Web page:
Creating a Swatchbook

| January 10, 2007 | 1 Comment

Before the start of each season we are faced with the task of choosing flag designs, fabrics and colors to complement this year’s show.  For those with fantastic budgets this may mean simply perusing various catalogs and websites, choosing from their pre-designed collections and simply placing a phone call.  But for those of us on tighter budgets demanding that we find volunteers to sew our flags or for those desiring a more customized design it may mean sitting down with paper, pencil and swatch book in hand to choose just the right mix of colors and fabrics.

Fortunately, many color guard fabric suppliers now provide excellent sets of swatches which you can usually request free of charge.  Some provide a cardstock board with fabric swatches labeled and attached.  Others provide small plastic baggies with loose 2” x 2” fabric swatches.  And the most helpful companies provide you with both.  However, each season, I still find myself squinting and staring down at these tiny swatches (sometimes less than 1/2” in size) and wishing out loud that I had larger samples to work with and compare.

That is why I decided to start compiling my own swatch book to compliment the ones provided by the companies.  I went back through the bolts and bolts of leftover fabric and scraps in our guard closet and cut out pieces that were about 8½” x 11”, roughly the size of a piece of notebook paper.  I also asked friends of mine from other schools for scraps of their fabric in colors different from the ones I had.  For each color of fabric I then took a sheet of white cardstock and folded the edge over about 1” and with a glue stick I attached the fabric to the cardstock under the fold (I left most of the piece of fabric loose from the cardstock so that it wasn’t adhered and could be held up to let the light shine through).  On the back I taped a clear plastic baggie into which I placed several smaller squares of material that could be taken out to compare side by side with other fabric, cut into shapes or included in my design proposals that I give the band director each season.  Finally, I punched holes through the card stock and fabric and labeled the card with the fabric type, color and the company it was purchased from for future reference.  I suppose I could also go back and record on the card which flags I have previously used this color in and whether we have any leftover fabric in our guard closet for additional information.

Finally, I set up a large 3-ring binder where I keep my larger samples along with the swatch cards sent to me by the various fabric suppliers we use. 

While it does take some time to put together and, obviously, you wouldn’t have every color available to you in the first year, over time your swatch book will grow into a collection of large, easy-to-see fabric samples that may make it easier to compare colors in different combinations when making those critical early-season decisions that are so hard to change once the money has been spent!  I wish I had done this before the season when I wasted almost $100.00 ordering fabric which looked good to me when I held the tiny samples side-by-side but looked terrible once we got the larger pieces we had ordered and put them together!  I learned two critical things through that experience.  First, that I needed larger samples to make the decision and second, that I should not make a final decision until I have looked at my fabric combinations in the light they will be performed in (in that case under the yellow lights in the gym!).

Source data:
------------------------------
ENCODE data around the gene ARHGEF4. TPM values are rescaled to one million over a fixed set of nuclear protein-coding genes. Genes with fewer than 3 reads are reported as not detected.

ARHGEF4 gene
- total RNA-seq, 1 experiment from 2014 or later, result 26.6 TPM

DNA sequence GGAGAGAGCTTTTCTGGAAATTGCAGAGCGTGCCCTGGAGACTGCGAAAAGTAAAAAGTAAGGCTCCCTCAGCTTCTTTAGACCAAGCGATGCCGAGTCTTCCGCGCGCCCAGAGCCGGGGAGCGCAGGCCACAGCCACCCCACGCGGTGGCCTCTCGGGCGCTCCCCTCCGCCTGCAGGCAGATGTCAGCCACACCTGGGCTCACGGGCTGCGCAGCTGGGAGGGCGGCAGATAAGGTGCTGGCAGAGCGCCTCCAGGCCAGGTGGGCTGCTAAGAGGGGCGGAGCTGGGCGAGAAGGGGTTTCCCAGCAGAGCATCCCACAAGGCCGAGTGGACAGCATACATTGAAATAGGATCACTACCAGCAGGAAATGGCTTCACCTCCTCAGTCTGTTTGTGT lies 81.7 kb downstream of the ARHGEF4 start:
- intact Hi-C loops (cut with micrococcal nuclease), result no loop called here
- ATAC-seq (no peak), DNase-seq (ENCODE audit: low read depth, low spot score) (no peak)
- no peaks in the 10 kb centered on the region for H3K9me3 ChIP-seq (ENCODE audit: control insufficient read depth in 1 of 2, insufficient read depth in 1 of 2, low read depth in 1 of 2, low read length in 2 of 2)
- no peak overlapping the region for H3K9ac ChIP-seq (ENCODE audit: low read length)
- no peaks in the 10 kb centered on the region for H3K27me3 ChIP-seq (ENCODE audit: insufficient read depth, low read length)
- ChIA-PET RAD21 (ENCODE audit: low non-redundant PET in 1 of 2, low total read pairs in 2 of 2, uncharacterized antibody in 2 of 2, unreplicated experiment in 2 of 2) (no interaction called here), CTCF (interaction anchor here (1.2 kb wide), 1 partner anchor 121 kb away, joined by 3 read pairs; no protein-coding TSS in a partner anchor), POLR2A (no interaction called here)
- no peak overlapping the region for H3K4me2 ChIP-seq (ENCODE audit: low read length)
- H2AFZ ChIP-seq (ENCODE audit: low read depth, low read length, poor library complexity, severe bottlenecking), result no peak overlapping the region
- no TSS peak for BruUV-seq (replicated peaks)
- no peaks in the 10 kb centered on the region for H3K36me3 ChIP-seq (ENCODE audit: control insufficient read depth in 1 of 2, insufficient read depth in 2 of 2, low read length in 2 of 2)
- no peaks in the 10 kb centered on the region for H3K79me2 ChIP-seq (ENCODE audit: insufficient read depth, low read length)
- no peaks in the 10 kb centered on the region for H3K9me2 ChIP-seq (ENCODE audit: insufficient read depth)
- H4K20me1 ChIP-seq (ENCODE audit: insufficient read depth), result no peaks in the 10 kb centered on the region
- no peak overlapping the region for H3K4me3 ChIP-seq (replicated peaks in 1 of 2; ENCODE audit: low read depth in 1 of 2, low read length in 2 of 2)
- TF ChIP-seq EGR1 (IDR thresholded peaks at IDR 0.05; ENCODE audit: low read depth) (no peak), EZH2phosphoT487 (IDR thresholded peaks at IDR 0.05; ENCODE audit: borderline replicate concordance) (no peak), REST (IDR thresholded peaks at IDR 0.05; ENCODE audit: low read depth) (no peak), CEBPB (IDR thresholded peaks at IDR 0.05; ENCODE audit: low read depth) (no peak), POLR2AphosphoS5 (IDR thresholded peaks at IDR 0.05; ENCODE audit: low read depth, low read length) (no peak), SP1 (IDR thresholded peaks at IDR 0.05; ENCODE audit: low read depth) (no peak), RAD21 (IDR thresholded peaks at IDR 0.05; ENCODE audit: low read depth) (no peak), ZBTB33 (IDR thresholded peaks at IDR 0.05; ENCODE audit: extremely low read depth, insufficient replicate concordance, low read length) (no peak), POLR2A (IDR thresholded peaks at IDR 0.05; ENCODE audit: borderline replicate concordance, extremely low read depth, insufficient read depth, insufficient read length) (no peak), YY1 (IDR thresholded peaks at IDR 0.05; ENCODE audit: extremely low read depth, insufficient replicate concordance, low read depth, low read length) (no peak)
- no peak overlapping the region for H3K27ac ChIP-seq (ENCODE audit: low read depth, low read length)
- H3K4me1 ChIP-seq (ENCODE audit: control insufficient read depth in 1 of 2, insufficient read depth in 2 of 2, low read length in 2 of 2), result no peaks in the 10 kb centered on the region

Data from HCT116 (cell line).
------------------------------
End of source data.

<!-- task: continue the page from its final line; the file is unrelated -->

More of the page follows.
I am finding this to be a great tool in helping me to choose colors and design flags with less error and less worry, allowing me to focus more on coming up with really cool and really creative original designs!  Of course, I have been coaching at the same school long enough that we have a LOT of fabric scraps saved in our guard closet.  If you’re new to a school or haven’t been in the habit of saving scraps don’t worry!  You can start a swatch book too!  Try contacting guard instructors from surrounding area schools and setting up a fabric swap after your flags are sewn mid-season.  Each of you can bring enough fabric scraps in the colors you have for each person to make their own swatch card.  You can help each other out AND get to know the other coaches in your area at the same time!

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Category: "DIY", Costumes, Design, Equipment, Floors & Props, General

About the Author (Author Profile)

Catina Anderson is the founder/editor of the Colorguard Educators blog. Color guard has been part of her life for almost 25 years. She began coaching in 1994 and worked with the Broad Run High School color guard in Northern VA from 1998 until 2010. She has also written for Halftime Magazine and served on the Executive Board of the Atlantic Indoor Association. A former teacher, she enjoys sharing what she has learned and hopes to encourage others to share as well. Together we can create even more positive experiences for performers and help to collectively strengthen marching arts activities worldwide.

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